Tuesday, April 13, 2021

Jordan Vogt-Roberts to Helm Netflix’s Live-Action Gundam Movie

(Photo Credit: Alberto E. Rodriguez/Getty Images)Jordan Vogt-Roberts to helm Netflix’s live-action Gundam movieIt has been four years since the successful release of Kong: Skull Island, and now director Jordan Vogt-Roberts has finally found his next big project with Legendary. Vogt-Roberts has officially signed on to direct the studio’s first-ever live-action feature film version of Gundam for Netflix, which will be based on the universe of Sunrise’s iconic Japanese robot franchise.This marks Legendary and Netflix’s latest collaboration together, the two companies previously worked on films such as 2016’s Spectral and last year’s Enola Holmes as well as shows like Lost in Space and Pacific Rim: The Black. They are also currently working on the anime series adaptation of Skull Island and Tom Raider.RELATED: Netflix’s Live-Action Cowboy Bebop Series Wraps Production!Plot details for the Netflix film are being kept under wraps but the original Gundam series is set in the Universal Century, an era in which humanity’s growing population has led people to emigrate to space colonies. Eventually, the people living in the colonies seek their autonomy and launch a war of independence against the people living on Earth. Through the tragedies and discord arising from this human conflict, not only the maturation of the main character but also the intentions of enemies and the surrounding people are sensitively depicted. The battles in the story, in which the characters pilot robots known as mobile suits, are wildly popular. The Gundam universe is replete with numerous storylines of love and conflict along with the popular Gundam battles, in which the characters operate robot suits called Mobile Suits.The live-action Gundam film will be penned by Brian K Vaughan. It will be produced by Vogt-Roberts with Vaughan set as executive producer. Legendary’s Cale Boyter will oversee the project along with the Sunrise creative team. The project was actually first announced in 2018 at the Anime Expo.RELATED: Sony & Netflix Ink First-Pay Streaming Licensing DealCreated by Hajime Yatate and Yoshiyuki Tomino, the franchise first started in 1979 with the TV series titled Mobile Suit Gundam. The massively popular Mecha anime and science fiction media franchise is Sunrise’s multi-billion-dollar property that has spawned a multi-platform universe encompassing televised anime, manga, animated films, video games, plastic models, toys, and novels among other media. Gundam continues to dominate Bandai Namco’s earnings almost forty years after its inception.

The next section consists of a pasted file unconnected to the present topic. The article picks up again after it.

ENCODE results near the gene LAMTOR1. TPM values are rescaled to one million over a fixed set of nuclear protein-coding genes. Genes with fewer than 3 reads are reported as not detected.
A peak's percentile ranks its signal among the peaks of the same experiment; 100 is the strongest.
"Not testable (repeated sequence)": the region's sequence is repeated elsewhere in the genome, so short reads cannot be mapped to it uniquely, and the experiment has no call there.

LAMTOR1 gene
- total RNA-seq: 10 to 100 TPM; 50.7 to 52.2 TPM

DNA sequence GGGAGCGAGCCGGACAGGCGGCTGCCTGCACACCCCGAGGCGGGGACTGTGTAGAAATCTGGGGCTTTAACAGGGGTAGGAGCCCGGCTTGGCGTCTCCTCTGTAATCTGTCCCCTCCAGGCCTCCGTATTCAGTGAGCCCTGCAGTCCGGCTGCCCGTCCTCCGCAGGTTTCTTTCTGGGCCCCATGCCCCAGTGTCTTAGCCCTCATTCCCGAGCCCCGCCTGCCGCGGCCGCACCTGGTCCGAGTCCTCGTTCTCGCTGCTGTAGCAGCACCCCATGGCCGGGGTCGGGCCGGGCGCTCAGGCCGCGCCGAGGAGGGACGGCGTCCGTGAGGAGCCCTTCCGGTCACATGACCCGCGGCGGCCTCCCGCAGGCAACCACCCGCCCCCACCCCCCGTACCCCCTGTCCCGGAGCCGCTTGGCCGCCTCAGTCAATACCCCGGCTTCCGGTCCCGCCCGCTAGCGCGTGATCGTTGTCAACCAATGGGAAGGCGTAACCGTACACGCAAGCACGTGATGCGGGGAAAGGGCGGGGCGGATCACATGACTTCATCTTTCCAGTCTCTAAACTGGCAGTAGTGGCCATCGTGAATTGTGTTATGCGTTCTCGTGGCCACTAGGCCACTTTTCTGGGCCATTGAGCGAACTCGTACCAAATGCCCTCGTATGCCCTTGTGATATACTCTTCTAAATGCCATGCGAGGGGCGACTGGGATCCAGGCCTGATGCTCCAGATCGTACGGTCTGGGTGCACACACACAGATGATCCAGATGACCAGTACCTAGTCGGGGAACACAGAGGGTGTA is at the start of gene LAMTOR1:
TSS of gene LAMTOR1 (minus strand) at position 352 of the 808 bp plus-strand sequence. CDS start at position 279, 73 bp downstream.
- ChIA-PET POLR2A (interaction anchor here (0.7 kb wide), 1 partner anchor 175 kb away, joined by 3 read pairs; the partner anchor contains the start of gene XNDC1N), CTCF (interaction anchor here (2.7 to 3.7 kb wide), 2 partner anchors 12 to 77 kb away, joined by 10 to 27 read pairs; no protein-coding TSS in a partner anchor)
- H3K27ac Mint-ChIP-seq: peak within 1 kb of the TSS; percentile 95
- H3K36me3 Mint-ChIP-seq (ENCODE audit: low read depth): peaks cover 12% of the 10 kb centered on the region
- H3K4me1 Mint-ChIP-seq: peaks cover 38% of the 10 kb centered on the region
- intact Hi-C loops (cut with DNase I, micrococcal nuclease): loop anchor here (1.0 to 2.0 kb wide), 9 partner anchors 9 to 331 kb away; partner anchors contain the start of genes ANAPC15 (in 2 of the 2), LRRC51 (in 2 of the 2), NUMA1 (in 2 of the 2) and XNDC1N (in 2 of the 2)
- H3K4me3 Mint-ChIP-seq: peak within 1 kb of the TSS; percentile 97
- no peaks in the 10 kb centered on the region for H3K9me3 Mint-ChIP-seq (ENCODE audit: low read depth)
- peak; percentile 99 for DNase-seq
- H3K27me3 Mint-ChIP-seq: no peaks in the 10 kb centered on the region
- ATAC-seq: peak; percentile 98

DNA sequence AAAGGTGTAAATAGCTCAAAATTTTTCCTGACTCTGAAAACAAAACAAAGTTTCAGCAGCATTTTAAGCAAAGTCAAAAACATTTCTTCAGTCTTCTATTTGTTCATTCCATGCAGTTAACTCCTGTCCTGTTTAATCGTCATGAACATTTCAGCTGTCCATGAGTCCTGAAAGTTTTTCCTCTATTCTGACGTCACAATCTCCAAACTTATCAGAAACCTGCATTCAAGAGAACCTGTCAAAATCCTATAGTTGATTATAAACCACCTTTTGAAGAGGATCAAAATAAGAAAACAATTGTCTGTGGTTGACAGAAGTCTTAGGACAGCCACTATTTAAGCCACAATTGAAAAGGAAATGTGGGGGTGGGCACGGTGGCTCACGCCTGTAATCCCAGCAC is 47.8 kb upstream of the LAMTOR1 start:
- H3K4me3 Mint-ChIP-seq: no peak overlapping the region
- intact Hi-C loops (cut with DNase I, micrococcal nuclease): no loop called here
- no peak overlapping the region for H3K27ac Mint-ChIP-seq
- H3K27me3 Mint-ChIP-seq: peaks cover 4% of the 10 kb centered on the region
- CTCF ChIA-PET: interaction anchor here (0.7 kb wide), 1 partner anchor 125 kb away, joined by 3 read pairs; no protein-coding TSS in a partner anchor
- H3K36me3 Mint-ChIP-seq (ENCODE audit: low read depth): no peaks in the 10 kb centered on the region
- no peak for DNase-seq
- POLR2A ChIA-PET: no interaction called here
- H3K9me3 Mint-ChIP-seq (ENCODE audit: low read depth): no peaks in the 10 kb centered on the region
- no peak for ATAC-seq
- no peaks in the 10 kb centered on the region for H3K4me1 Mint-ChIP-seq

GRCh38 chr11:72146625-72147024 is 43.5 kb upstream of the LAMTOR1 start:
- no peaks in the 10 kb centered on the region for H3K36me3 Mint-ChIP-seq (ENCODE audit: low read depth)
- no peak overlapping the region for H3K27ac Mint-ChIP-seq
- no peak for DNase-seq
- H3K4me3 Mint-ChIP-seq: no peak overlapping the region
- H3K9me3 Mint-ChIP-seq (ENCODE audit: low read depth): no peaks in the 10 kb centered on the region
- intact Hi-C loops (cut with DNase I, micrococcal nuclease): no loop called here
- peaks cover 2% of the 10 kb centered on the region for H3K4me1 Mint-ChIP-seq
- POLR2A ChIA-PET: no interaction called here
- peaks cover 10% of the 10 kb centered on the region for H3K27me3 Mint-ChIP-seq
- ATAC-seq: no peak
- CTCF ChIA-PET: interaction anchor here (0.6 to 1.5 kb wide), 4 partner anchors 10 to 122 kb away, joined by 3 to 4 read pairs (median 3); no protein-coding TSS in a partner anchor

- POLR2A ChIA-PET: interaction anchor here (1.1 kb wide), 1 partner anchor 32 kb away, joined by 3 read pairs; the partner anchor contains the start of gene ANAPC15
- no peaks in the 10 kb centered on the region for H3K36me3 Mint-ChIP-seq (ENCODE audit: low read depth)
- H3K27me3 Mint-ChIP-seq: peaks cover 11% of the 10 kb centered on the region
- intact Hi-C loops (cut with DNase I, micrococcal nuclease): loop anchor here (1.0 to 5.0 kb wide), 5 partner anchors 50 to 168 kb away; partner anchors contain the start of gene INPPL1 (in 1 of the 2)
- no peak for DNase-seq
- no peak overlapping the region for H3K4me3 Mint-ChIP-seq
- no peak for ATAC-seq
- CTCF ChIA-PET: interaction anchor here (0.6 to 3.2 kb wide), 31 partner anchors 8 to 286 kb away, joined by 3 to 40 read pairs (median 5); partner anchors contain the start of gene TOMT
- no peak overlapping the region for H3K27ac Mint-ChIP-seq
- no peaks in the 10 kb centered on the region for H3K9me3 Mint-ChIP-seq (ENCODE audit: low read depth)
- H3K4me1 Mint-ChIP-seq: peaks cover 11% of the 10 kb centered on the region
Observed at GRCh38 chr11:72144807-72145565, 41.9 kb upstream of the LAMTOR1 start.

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    POLL RESULTS: Who is the Greatest Slasher Icon?

    POLL RESULTS: Who is the Greatest Slasher Icon?

    POLL RESULTS: Who is the greatest slasher icon?

    After a week and nearly 1500 votes, ComingSoon.net’s poll for who is the greatest horror slasher icon has closed and despite a roster chock-full of variety to choose from, there was one clear winner whose arrival is infamously paired with the Halloween season. Check out the results from the poll below!

    RELATED: POLL RESULTS: Who is the Greatest Classic Universal Monster?

    POLL RESULTS: Who is the Greatest Slasher Icon? 

    Top Five

    1. Michael Myers (Halloween) (30%, 423 votes)